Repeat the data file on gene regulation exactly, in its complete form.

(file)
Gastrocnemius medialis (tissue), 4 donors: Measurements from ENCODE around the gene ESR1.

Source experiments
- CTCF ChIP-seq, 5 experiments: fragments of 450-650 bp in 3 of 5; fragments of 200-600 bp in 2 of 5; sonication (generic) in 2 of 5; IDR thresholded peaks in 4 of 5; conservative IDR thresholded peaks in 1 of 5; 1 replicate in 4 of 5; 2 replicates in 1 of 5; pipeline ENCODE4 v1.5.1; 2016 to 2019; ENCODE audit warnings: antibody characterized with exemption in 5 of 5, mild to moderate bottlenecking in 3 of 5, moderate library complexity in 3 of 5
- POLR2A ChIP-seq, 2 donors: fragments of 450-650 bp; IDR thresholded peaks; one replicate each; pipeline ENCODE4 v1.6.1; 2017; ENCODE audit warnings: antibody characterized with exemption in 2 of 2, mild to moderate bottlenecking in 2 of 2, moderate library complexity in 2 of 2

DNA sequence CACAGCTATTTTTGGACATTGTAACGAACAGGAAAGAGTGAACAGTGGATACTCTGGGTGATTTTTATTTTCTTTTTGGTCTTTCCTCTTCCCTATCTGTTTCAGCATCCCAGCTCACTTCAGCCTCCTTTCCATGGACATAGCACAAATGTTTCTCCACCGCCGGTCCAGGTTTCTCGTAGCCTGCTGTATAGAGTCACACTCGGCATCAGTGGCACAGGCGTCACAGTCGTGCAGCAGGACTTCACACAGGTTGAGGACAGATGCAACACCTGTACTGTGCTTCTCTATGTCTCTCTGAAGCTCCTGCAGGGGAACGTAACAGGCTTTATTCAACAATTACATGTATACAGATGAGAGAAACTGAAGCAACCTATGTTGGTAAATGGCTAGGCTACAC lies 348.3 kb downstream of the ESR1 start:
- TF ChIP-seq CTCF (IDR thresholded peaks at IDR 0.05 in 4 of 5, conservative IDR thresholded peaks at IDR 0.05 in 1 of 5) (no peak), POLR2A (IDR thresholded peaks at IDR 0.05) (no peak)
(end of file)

Gastrocnemius medialis (tissue), 4 donors: Measurements from ENCODE around the gene ESR1.

Source experiments
- CTCF ChIP-seq, 5 experiments: fragments of 450-650 bp in 3 of 5; fragments of 200-600 bp in 2 of 5; sonication (generic) in 2 of 5; IDR thresholded peaks in 4 of 5; conservative IDR thresholded peaks in 1 of 5; 1 replicate in 4 of 5; 2 replicates in 1 of 5; pipeline ENCODE4 v1.5.1; 2016 to 2019; ENCODE audit warnings: antibody characterized with exemption in 5 of 5, mild to moderate bottlenecking in 3 of 5, moderate library complexity in 3 of 5
- POLR2A ChIP-seq, 2 donors: fragments of 450-650 bp; IDR thresholded peaks; one replicate each; pipeline ENCODE4 v1.6.1; 2017; ENCODE audit warnings: antibody characterized with exemption in 2 of 2, mild to moderate bottlenecking in 2 of 2, moderate library complexity in 2 of 2

DNA sequence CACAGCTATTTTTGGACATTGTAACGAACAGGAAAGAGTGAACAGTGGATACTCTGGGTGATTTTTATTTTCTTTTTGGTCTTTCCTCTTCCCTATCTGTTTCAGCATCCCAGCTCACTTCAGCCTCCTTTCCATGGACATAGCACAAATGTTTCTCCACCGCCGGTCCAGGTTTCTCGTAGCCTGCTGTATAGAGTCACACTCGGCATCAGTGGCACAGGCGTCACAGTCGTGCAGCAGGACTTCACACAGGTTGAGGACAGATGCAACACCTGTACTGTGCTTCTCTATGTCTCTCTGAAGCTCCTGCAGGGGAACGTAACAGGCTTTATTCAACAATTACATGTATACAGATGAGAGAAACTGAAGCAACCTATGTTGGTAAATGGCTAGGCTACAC lies 348.3 kb downstream of the ESR1 start:
- TF ChIP-seq CTCF (IDR thresholded peaks at IDR 0.05 in 4 of 5, conservative IDR thresholded peaks at IDR 0.05 in 1 of 5) (no peak), POLR2A (IDR thresholded peaks at IDR 0.05) (no peak)